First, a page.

Final Thought

Hamilton made no mistakes all weekend. None. It was an awesome display of high speed, metronomic precision in both qualifying and race trim.  He didn’t have it all his own way, which must make this particular victory even sweeter.  And the gap to Vettel is back down to 7 points. 

Not a bad effort for your 200th Grand Prix.  Well done, Mr H.  Top Dog once again.

Up next, it’s Monza time.  Can Ferrari give the tifosi something to smile about and snaffle the Top Dog prize? Join Badger GP for all the thrills and spills of the Italian Grand Prix. Only one week to wait!

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Craig Norman <![CDATA[Five reasons to watch the Belgian Grand Prix]]> 2017-08-25T09:37:02Z 2017-08-24T22:00:52Z The summer break is over and Formula One roars back into life with the Belgian Grand Prix. Four weeks is a long time to mull over the second half of the season, but it all starts now - here are a few pointers before the cars hit the track for the rest of 2017.

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The summer break is over and Formula One roars back into life with the Belgian Grand Prix. Four weeks is a long time to mull over the second half of the season, but it all starts now – here are a few pointers before the cars hit the track for the rest of 2017.

Kimi sticks it out for another year

Image: Octane Photographic

The first call of business to discuss ahead of Spa is the news that Ferrari has retained Kimi Raikkonen for the 2018 season.

Was it a boring choice? Depends on your thoughts when it comes to the Finn, but there’s no denying that he’s fallen into the role of second driver to Sebastian Vettel well this season, which keeps Ferrari in the hunt for the constructors title.

And that might be exactly what the 2007 World Champion is now – an expensive second driver. Looking his stats, it’s 10 years since that title, eight years since a win at Ferrari, four years since a win in general. The Kimi we all love is there in personality, but not on the track, and hasn’t been for some time. Can he survive for another year? Might be a bit early to start the 2019 sepcualtion already.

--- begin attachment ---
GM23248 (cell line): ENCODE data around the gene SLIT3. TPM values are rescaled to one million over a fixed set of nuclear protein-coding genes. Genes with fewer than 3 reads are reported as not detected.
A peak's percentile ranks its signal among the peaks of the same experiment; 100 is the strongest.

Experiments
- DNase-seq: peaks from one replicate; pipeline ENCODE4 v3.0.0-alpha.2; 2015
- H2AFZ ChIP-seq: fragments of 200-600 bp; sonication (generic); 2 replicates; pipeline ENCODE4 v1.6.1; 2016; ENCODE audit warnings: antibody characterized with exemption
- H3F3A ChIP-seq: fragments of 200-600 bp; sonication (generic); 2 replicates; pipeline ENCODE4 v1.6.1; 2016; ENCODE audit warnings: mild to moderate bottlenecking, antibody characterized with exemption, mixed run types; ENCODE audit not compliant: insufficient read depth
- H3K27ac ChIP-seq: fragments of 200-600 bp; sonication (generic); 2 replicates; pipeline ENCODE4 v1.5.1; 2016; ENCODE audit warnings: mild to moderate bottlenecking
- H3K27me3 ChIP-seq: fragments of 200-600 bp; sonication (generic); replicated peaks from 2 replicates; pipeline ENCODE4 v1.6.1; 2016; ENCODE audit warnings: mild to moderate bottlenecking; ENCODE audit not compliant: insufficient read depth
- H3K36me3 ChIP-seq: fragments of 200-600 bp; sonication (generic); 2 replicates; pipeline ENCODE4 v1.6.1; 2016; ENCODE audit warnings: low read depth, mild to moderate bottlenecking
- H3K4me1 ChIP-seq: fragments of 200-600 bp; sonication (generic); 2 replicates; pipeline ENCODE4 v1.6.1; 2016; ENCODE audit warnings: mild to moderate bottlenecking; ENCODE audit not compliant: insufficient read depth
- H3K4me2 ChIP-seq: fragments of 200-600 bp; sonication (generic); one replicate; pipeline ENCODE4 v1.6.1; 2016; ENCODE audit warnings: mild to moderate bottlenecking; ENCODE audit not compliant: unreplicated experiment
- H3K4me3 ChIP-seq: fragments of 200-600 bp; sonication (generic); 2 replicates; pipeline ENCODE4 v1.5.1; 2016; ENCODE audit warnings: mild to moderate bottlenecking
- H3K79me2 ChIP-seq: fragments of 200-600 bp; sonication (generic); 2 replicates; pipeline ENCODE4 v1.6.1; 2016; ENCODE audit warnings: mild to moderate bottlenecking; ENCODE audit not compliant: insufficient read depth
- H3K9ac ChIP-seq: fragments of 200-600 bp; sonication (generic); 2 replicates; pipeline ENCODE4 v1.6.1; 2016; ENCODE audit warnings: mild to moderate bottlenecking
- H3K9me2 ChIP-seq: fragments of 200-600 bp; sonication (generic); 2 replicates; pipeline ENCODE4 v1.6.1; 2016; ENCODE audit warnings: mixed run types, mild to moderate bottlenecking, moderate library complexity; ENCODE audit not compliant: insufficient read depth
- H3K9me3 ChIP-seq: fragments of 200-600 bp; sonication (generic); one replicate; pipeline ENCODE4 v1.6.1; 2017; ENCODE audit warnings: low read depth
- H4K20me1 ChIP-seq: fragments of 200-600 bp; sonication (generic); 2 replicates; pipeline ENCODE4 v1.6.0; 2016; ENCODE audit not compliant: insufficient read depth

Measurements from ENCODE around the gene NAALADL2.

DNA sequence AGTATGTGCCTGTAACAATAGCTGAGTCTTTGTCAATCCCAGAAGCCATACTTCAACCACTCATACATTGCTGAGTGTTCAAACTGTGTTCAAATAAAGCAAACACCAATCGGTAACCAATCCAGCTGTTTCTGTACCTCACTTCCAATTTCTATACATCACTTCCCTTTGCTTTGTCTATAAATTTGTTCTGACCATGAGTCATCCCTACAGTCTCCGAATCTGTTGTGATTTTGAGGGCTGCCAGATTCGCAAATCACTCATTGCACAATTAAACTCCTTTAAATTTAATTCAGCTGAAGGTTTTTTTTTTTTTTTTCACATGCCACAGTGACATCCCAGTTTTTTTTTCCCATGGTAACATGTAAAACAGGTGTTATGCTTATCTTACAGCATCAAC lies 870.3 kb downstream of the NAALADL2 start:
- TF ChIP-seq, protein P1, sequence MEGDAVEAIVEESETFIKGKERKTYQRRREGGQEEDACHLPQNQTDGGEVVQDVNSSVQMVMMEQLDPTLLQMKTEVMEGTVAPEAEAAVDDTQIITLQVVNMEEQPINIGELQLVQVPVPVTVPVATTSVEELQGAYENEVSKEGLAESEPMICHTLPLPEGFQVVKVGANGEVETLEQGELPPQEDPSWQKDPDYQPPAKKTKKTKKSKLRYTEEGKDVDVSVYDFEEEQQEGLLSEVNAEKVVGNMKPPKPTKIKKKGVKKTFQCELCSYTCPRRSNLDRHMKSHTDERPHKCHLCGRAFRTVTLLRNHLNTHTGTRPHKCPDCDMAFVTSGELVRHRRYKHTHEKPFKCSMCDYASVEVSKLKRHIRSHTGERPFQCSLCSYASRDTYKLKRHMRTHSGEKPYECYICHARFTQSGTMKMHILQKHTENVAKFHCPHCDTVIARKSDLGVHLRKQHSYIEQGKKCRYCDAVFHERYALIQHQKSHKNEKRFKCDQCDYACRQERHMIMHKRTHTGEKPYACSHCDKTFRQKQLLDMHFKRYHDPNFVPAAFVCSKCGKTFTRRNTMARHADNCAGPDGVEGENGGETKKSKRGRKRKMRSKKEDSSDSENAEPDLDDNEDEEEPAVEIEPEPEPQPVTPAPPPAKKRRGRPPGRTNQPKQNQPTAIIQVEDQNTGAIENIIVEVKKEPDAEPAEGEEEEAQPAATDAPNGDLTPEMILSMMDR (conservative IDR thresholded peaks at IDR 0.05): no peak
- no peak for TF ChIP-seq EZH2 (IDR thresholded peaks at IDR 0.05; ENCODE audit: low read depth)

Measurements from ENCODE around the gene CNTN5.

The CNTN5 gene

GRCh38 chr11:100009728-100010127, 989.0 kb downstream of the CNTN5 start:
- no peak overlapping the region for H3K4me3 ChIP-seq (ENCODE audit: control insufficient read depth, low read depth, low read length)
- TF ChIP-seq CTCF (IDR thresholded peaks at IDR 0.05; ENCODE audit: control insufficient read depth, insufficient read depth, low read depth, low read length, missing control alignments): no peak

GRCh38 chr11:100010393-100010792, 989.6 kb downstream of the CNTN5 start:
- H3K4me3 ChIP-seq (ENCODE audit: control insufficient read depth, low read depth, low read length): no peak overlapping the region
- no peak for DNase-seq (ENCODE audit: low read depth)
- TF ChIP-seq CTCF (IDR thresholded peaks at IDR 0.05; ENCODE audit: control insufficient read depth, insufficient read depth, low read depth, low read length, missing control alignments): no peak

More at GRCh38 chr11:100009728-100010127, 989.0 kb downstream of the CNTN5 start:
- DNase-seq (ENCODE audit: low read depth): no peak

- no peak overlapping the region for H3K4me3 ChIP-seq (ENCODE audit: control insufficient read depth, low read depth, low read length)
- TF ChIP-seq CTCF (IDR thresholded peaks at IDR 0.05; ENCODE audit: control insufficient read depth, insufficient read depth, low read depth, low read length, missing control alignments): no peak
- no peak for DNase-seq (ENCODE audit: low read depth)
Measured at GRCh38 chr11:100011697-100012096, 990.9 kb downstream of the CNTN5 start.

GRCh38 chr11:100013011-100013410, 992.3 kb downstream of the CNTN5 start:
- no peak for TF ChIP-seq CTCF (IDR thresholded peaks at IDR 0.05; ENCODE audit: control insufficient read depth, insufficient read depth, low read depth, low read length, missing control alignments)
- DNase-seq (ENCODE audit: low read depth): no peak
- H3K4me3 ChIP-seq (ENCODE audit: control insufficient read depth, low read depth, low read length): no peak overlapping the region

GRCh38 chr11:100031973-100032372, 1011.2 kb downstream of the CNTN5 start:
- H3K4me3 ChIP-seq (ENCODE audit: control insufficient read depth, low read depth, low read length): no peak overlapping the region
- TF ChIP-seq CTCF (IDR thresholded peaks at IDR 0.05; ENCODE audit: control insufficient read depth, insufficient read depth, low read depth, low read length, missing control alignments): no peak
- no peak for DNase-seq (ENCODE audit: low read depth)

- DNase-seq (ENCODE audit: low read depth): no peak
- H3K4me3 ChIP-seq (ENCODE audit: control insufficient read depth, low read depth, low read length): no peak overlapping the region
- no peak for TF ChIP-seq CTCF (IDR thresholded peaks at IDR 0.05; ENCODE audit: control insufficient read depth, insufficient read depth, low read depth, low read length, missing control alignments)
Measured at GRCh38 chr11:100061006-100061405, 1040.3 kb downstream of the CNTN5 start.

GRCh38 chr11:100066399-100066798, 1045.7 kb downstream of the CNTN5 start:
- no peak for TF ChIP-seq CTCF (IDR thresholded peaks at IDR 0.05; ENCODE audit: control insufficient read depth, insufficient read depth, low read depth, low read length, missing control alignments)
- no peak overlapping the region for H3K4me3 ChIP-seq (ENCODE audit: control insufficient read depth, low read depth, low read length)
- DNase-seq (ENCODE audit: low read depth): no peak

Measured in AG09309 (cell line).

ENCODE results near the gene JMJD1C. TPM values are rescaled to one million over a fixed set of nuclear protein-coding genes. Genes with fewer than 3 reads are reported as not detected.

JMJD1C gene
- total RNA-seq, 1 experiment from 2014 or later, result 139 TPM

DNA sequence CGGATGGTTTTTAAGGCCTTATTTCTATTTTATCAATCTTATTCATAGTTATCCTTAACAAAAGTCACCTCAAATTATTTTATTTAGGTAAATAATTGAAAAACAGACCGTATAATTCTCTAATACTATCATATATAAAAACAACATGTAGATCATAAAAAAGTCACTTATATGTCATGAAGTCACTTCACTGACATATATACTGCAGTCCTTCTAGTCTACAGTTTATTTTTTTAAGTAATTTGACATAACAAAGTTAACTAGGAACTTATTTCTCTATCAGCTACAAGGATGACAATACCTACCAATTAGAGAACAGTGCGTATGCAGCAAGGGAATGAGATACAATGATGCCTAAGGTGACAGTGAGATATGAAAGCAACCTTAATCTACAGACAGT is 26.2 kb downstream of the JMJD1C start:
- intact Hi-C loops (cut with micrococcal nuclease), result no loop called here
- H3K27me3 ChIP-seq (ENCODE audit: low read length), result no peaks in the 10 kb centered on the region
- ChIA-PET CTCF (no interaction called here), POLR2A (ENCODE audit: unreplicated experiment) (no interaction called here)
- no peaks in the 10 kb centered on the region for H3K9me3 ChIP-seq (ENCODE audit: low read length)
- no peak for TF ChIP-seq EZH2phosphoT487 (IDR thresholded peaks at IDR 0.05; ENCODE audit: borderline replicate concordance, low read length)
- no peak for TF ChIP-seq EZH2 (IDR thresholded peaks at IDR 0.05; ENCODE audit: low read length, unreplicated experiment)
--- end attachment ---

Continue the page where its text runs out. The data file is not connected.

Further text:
These 2017 cars will be mega in Belgium

Image: Octane Photographic

When these beefier, faster F1 cars were tested for the first time in Barcelona back in February, there was unanimous approval from the drivers that they were a challenge to drive once more.

The increase in downforce meant that lap times would drop and driving would be a challenge. Of all the circuits they were looking forward to trying them out on, though, Spa was number one by some distance. This is the perfect playground for the 2017-spec cars to be pushed to their limits on.

Prepare for a sea of orange

Image: Octane Photographic

Belgium may have Stoffel Vandoorne to cheer on this weekend – which may be hard considering the 35-place grid penalty he’s already been handed – but the support will be coming in droves across the Netherlands border for one Max Verstappen.

While this season hasn’t gone the way we’d all hoped, mainly thanks to the reliability of the Red Bull, but that won’t distract the tens of thousands of fans will don orange and make the short trip across the border from the Netherlands into Belgium, creating one of the most electric atmospheres at a circuit on the F1 calendar.